Over the years I have purchased hundreds of cases of wine, learned as much as I can about wine (I still have a lot to learn), tasted many, many wines and started a wine business. But despite all I know about wine, I can still become a tad intimidated standing in a wine store looking at 100 different Cabernets trying to figure out which one to buy.
Here are some tips I would suggest you consider when shopping in your local wine stores. Some of the items are very basic, but they still have to be considered regardless of your wine knowledge.
1. Know Your Wine Style
I know I have said this many times before: You really need to know what kind of wine you like or want, and what type of flavor profile you prefer. If you don’t have a general idea of what you like, it will be harder for someone to help you select a wine.
For example: I prefer red wine over white. I like a full-bodied wine (any wine over 13.5% alcohol is considered full-bodied) that is fruity and dry. So I go for the darker, heavier reds.
It is always good to think about wines you have had in the past. Which wines did you enjoy the most and why? No two vineyards or producers make wine the same, so you might end up favoring a particular producer (which is OK). Drink what you enjoy.
2. Plan Ahead
Why are you buying wine? Is it for a dinner party, backyard barbecue or simply wine to sip while relaxing in the evening? Having a good idea of what you want to buy before going to a store will helpful. Here are a couple more thoughts. Are you pairing the wine with food? If so, what will be served? How much wine do you need? Do you want a red and a white? What are your personal preferences? How much do you want to spend? By the way, it has been my experience that unplanned wine purchases (the spur-of-the-moment kind) can be disappointing and costly. If you can decide what you want ahead of time and stick to your plan, it will be helpful.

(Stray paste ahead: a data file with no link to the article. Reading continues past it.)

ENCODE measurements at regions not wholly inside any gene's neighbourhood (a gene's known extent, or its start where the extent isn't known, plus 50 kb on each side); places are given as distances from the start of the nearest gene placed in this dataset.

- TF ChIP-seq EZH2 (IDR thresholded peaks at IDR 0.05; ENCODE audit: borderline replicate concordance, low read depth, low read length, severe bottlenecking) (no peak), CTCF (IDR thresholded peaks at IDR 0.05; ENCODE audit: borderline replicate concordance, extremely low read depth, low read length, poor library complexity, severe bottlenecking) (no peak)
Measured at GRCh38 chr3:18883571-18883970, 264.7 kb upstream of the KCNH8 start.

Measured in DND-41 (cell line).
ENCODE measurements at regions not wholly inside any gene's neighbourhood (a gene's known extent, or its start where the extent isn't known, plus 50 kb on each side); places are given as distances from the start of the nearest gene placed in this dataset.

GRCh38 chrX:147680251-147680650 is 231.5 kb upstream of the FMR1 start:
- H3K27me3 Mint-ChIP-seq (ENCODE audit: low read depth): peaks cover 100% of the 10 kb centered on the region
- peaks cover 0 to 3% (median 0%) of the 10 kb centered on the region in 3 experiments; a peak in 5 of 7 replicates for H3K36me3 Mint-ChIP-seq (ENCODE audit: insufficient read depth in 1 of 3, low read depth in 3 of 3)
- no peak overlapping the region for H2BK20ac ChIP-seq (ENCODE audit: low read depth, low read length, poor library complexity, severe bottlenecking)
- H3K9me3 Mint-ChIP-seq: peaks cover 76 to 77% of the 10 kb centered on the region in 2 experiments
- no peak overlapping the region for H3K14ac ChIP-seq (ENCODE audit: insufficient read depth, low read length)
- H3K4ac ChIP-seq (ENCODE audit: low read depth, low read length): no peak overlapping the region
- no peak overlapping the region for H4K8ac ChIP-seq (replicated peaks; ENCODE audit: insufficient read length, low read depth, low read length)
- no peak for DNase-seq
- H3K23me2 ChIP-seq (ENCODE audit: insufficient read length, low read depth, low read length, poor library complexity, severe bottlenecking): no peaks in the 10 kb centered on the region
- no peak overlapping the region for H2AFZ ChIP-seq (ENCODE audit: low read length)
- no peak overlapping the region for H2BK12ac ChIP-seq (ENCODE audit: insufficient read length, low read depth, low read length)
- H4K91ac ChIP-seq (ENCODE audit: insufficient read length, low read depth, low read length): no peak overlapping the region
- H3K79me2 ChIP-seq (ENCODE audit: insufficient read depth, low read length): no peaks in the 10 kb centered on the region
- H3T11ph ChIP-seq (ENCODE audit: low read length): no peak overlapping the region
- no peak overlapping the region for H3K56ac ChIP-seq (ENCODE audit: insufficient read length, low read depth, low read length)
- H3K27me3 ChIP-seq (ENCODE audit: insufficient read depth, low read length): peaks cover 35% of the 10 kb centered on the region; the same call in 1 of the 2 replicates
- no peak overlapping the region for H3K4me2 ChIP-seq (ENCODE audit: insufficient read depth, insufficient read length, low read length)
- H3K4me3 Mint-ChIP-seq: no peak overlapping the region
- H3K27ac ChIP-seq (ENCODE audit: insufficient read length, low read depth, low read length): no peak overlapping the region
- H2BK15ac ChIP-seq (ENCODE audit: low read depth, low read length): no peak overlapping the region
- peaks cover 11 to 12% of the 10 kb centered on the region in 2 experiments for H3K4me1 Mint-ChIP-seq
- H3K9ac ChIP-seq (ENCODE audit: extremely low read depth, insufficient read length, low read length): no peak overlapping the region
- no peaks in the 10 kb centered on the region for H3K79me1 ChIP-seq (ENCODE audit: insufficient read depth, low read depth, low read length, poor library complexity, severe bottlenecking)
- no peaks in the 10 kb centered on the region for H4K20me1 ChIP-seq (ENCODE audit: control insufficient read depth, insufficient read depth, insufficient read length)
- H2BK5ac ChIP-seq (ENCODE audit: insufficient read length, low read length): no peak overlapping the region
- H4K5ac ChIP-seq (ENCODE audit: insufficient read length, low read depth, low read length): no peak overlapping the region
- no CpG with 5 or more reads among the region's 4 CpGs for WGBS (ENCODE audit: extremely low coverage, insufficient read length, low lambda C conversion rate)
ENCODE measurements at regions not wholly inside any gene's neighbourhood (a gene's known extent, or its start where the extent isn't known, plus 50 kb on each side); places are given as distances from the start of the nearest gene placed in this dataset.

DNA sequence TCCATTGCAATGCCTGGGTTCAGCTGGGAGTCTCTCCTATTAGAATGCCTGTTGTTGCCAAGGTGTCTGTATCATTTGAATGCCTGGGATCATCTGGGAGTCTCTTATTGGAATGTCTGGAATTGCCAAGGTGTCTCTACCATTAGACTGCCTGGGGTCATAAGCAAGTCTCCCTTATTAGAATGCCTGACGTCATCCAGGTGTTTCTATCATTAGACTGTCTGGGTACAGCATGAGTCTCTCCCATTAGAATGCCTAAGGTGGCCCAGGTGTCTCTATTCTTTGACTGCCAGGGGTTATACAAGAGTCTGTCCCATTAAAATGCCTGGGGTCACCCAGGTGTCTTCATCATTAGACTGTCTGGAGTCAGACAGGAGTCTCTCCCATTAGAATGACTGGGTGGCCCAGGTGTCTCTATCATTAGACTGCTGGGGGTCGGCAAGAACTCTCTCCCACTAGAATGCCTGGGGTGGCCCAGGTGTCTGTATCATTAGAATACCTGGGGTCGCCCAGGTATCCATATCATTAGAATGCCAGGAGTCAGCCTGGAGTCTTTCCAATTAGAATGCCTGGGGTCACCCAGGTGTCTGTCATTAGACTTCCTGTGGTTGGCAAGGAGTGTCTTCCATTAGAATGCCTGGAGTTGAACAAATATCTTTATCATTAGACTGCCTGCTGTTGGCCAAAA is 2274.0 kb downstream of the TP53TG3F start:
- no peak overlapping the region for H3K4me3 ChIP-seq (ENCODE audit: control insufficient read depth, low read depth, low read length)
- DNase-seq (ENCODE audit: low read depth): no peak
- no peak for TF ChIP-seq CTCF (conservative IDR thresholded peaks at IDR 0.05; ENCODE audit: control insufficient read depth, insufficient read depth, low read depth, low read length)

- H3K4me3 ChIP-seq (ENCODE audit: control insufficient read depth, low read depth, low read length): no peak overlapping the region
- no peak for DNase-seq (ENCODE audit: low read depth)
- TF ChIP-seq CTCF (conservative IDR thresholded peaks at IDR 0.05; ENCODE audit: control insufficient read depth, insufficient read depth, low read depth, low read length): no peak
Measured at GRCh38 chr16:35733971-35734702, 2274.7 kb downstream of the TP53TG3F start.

3. Remember to Read the Label
Wine labels have a lot of information on them and it is good to read them, as you can learn a lot about the wine from what is on the label. In addition to the producer’s name, you’ll find:
Vintage: Most of the wines at the store are meant to be enjoyed right away, so make sure the wine isn’t too old. Unless you are a collector or greatly experienced in wine, I wouldn’t suggest you buy any wine (reds or whites) older than three years. Exception: If you are buying a pink wine don’t buy anything over a year old.
Alcohol Content: A wine with a high alcohol level, 15% or higher, will likely be unbalanced (too much fruit, tannins or acidity). I would suggest you select wines with an alcohol content of 14.2% to 14.5% (or less).
Geography: Where is the wine from? The more information provided on the label, the better. For example, a wine that says it is from Napa or Sonoma is better than one that just says it’s from California.
Estate Bottled: If the label indicates the wine is “Estate Bottled,” this means the producer also had a hand in growing the grapes at their vineyard. Typically this is a good indicator.